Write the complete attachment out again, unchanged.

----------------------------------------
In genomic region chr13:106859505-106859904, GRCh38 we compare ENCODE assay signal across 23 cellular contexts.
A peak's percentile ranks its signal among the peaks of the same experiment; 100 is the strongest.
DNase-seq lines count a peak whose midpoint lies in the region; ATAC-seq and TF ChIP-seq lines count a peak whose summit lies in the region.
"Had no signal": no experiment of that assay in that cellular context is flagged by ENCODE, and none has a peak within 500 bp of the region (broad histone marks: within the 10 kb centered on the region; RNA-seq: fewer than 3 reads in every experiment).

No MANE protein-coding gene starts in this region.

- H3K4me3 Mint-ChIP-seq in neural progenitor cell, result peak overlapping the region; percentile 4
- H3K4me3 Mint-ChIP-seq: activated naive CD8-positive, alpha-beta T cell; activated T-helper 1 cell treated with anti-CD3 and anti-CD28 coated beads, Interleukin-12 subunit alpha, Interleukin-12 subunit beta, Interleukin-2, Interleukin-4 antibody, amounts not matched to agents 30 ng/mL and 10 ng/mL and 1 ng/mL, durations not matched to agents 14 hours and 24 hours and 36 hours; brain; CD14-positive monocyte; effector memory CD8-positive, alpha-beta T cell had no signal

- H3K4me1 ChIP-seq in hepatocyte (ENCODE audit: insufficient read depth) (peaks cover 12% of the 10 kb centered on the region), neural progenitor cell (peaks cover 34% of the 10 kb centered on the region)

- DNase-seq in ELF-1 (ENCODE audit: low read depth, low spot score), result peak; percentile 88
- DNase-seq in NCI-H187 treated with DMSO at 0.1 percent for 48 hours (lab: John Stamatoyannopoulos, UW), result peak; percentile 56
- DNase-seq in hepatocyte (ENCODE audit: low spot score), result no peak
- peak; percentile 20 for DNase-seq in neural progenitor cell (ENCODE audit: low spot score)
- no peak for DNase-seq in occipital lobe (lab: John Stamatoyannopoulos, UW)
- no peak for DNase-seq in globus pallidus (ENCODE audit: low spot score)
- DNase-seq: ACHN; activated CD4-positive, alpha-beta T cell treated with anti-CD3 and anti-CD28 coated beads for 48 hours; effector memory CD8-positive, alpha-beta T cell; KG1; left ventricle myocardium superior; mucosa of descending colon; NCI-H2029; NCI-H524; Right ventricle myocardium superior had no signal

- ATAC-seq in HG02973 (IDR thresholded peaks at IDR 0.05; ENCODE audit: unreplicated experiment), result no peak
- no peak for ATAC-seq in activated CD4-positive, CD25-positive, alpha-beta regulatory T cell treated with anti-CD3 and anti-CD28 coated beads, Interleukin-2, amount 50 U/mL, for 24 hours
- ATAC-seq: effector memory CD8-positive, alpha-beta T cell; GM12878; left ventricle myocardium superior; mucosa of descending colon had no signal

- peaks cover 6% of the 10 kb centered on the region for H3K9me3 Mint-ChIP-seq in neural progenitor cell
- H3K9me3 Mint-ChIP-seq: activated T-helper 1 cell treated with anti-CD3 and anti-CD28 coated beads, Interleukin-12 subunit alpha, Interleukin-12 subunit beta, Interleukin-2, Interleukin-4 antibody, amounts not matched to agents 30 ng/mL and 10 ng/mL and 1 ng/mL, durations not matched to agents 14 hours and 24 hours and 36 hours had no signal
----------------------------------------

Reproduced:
In genomic region chr13:106859505-106859904, GRCh38 we compare ENCODE assay signal across 23 cellular contexts.
A peak's percentile ranks its signal among the peaks of the same experiment; 100 is the strongest.
DNase-seq lines count a peak whose midpoint lies in the region; ATAC-seq and TF ChIP-seq lines count a peak whose summit lies in the region.
"Had no signal": no experiment of that assay in that cellular context is flagged by ENCODE, and none has a peak within 500 bp of the region (broad histone marks: within the 10 kb centered on the region; RNA-seq: fewer than 3 reads in every experiment).

No MANE protein-coding gene starts in this region.

- H3K4me3 Mint-ChIP-seq in neural progenitor cell, result peak overlapping the region; percentile 4
- H3K4me3 Mint-ChIP-seq: activated naive CD8-positive, alpha-beta T cell; activated T-helper 1 cell treated with anti-CD3 and anti-CD28 coated beads, Interleukin-12 subunit alpha, Interleukin-12 subunit beta, Interleukin-2, Interleukin-4 antibody, amounts not matched to agents 30 ng/mL and 10 ng/mL and 1 ng/mL, durations not matched to agents 14 hours and 24 hours and 36 hours; brain; CD14-positive monocyte; effector memory CD8-positive, alpha-beta T cell had no signal

- H3K4me1 ChIP-seq in hepatocyte (ENCODE audit: insufficient read depth) (peaks cover 12% of the 10 kb centered on the region), neural progenitor cell (peaks cover 34% of the 10 kb centered on the region)

- DNase-seq in ELF-1 (ENCODE audit: low read depth, low spot score), result peak; percentile 88
- DNase-seq in NCI-H187 treated with DMSO at 0.1 percent for 48 hours (lab: John Stamatoyannopoulos, UW), result peak; percentile 56
- DNase-seq in hepatocyte (ENCODE audit: low spot score), result no peak
- peak; percentile 20 for DNase-seq in neural progenitor cell (ENCODE audit: low spot score)
- no peak for DNase-seq in occipital lobe (lab: John Stamatoyannopoulos, UW)
- no peak for DNase-seq in globus pallidus (ENCODE audit: low spot score)
- DNase-seq: ACHN; activated CD4-positive, alpha-beta T cell treated with anti-CD3 and anti-CD28 coated beads for 48 hours; effector memory CD8-positive, alpha-beta T cell; KG1; left ventricle myocardium superior; mucosa of descending colon; NCI-H2029; NCI-H524; Right ventricle myocardium superior had no signal

- ATAC-seq in HG02973 (IDR thresholded peaks at IDR 0.05; ENCODE audit: unreplicated experiment), result no peak
- no peak for ATAC-seq in activated CD4-positive, CD25-positive, alpha-beta regulatory T cell treated with anti-CD3 and anti-CD28 coated beads, Interleukin-2, amount 50 U/mL, for 24 hours
- ATAC-seq: effector memory CD8-positive, alpha-beta T cell; GM12878; left ventricle myocardium superior; mucosa of descending colon had no signal

- peaks cover 6% of the 10 kb centered on the region for H3K9me3 Mint-ChIP-seq in neural progenitor cell
- H3K9me3 Mint-ChIP-seq: activated T-helper 1 cell treated with anti-CD3 and anti-CD28 coated beads, Interleukin-12 subunit alpha, Interleukin-12 subunit beta, Interleukin-2, Interleukin-4 antibody, amounts not matched to agents 30 ng/mL and 10 ng/mL and 1 ng/mL, durations not matched to agents 14 hours and 24 hours and 36 hours had no signal